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Definitions of gather

  1. collect or gather; "Journals are accumulating in my office"; "The work keeps piling up" Scrapingweb Dictionary DB
  2. get people together; "assemble your colleagues"; "get together all those who are interested in the project"; "gather the close family members" Scrapingweb Dictionary DB
  3. collect in one place; "We assembled in the church basement"; "Let's gather in the dining room" Scrapingweb Dictionary DB
  4. assemble or get together; "gather some stones"; "pull your thoughts together" Scrapingweb Dictionary DB
  5. the act of gathering something Scrapingweb Dictionary DB
  6. sewing consisting of small folds or puckers made by pulling tight a thread in a line of stitching Scrapingweb Dictionary DB
  7. believe to be the case; "I understand you have no previous experience?" Scrapingweb Dictionary DB
  8. conclude from evidence; "I gather you have not done your homework" Scrapingweb Dictionary DB
  9. look for (food) in nature; "Our ancestors gathered nuts in the Fall" Scrapingweb Dictionary DB
  10. draw fabric together and sew it tightly Scrapingweb Dictionary DB
  11. To bring together; to collect, as a number of separate things, into one place, or into one aggregate body; to assemble; to muster; to congregate. Webster Dictionary DB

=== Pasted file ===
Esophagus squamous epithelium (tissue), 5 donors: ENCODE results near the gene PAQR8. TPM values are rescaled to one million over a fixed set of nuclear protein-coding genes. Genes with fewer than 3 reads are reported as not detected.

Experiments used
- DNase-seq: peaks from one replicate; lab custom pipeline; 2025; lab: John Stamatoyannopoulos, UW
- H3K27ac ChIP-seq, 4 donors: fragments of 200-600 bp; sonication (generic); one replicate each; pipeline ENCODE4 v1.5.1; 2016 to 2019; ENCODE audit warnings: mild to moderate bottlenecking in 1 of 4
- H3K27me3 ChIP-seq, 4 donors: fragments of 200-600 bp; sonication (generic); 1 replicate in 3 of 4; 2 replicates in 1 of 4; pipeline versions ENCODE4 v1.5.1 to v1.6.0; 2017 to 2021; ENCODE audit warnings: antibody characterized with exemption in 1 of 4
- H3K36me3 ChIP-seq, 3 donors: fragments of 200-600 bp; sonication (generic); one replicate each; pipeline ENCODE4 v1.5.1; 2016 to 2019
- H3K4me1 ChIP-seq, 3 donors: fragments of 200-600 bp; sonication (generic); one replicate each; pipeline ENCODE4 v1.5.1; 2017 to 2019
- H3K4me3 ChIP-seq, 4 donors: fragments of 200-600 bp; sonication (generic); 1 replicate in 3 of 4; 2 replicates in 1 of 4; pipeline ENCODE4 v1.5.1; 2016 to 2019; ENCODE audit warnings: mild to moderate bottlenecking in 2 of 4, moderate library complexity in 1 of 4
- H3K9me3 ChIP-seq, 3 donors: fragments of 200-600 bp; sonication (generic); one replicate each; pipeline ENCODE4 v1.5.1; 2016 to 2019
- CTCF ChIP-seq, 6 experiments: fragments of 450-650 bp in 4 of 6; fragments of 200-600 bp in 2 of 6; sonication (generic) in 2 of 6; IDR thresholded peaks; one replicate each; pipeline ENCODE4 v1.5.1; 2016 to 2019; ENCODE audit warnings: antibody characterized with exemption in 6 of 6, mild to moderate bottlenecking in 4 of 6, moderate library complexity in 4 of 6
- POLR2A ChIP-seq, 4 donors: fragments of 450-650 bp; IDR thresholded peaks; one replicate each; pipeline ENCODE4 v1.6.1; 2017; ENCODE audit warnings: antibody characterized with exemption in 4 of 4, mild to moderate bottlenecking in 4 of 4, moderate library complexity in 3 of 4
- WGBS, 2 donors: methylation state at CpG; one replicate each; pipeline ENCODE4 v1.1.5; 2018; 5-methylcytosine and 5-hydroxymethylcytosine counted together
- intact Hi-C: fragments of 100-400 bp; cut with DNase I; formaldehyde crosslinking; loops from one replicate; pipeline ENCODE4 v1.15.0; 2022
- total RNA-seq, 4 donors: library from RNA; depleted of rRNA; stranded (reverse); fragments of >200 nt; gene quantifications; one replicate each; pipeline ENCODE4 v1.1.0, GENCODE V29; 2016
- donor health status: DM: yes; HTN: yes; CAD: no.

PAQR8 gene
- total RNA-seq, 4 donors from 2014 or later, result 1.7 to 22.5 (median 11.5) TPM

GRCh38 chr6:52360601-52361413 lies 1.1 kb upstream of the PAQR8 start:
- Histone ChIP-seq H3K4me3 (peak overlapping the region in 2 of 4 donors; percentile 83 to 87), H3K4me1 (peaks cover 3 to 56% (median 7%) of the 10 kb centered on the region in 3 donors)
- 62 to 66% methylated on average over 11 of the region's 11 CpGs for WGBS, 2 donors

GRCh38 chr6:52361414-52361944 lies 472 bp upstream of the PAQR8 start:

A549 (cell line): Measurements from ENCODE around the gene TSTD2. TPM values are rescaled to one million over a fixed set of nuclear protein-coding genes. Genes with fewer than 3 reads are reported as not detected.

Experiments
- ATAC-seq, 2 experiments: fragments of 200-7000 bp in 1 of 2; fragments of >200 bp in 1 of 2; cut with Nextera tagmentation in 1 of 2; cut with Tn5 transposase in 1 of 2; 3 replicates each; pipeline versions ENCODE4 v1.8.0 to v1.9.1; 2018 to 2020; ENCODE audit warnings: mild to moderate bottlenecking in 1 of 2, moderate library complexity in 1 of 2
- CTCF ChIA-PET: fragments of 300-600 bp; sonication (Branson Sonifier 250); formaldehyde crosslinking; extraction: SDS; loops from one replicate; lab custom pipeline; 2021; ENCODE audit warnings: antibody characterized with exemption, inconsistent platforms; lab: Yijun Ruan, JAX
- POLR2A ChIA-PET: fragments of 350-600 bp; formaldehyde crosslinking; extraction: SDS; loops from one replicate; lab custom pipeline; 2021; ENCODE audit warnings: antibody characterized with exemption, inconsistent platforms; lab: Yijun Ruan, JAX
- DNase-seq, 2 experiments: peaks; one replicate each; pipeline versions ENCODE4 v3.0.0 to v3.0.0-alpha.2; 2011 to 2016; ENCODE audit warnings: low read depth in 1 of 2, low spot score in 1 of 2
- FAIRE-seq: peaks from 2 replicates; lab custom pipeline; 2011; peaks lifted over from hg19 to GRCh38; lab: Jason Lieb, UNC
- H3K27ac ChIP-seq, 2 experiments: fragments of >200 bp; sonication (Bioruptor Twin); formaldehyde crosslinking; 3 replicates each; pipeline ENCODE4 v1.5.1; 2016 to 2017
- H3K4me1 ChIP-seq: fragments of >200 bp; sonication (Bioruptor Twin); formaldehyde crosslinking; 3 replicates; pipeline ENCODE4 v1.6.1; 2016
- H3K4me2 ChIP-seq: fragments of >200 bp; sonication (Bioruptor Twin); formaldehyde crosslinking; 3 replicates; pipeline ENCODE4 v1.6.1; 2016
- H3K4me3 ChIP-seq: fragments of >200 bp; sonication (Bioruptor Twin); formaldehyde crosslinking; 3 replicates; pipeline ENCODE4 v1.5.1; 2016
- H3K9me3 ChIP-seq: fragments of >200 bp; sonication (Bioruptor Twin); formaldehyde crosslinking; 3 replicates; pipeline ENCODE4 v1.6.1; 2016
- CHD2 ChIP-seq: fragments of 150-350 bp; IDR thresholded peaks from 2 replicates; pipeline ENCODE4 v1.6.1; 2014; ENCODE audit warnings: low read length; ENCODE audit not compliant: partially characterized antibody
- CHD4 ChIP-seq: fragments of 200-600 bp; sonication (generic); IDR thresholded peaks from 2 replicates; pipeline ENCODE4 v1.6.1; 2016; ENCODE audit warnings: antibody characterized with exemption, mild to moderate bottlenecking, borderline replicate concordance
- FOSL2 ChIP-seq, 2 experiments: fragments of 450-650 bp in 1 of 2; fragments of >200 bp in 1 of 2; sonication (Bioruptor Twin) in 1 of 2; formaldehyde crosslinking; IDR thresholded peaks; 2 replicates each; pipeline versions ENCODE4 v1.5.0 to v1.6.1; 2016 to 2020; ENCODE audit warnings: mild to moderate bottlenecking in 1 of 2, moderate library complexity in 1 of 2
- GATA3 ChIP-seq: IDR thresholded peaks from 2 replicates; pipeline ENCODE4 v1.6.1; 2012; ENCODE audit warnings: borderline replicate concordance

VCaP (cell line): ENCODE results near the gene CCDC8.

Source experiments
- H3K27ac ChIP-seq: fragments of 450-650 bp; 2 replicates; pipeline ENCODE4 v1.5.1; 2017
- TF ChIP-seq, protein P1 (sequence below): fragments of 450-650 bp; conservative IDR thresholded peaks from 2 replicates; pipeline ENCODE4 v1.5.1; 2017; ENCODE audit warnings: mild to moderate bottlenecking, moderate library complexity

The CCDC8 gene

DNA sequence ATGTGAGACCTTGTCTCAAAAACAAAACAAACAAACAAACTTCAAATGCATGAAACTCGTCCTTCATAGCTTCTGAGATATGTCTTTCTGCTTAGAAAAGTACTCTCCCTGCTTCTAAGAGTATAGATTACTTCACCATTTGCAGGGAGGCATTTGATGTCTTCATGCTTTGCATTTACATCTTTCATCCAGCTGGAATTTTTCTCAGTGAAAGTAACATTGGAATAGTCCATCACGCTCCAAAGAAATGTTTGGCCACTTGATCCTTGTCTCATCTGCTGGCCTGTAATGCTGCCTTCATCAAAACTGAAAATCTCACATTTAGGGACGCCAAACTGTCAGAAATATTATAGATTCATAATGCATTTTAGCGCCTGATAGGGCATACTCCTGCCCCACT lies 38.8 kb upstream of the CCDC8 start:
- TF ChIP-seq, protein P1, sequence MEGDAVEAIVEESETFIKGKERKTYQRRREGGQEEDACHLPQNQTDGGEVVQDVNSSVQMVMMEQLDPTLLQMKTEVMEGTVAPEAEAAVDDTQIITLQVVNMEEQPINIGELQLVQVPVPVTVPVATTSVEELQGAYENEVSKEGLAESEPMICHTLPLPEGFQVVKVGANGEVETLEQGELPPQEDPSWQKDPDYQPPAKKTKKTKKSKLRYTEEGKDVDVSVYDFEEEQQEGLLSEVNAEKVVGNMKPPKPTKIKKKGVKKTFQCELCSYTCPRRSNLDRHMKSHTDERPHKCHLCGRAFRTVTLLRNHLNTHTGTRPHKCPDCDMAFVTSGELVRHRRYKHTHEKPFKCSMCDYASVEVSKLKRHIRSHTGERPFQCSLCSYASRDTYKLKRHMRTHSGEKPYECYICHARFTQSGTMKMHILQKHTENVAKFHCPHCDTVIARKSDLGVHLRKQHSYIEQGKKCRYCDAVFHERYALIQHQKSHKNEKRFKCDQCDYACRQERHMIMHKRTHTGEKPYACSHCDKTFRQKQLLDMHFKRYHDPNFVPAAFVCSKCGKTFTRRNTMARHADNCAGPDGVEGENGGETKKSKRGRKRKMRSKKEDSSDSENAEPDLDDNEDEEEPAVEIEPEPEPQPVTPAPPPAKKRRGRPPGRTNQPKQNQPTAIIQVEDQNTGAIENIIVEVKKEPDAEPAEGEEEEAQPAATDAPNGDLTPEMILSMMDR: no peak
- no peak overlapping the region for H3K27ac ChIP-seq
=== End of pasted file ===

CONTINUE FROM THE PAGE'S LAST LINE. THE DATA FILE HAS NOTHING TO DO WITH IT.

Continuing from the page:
12. To pick out and bring together from among what is of less value; to collect, as a harvest; to harvest; to cull; to pick off; to pluck. Webster Dictionary DB
  13. To accumulate by collecting and saving little by little; to amass; to gain; to heap up. Webster Dictionary DB
  14. To bring closely together the parts or particles of; to contract; to compress; to bring together in folds or plaits, as a garment; also, to draw together, as a piece of cloth by a thread; to pucker; to plait; as, to gather a ruffle. Webster Dictionary DB
  15. To derive, or deduce, as an inference; to collect, as a conclusion, from circumstances that suggest, or arguments that prove; to infer; to conclude. Webster Dictionary DB
  16. To gain; to win. Webster Dictionary DB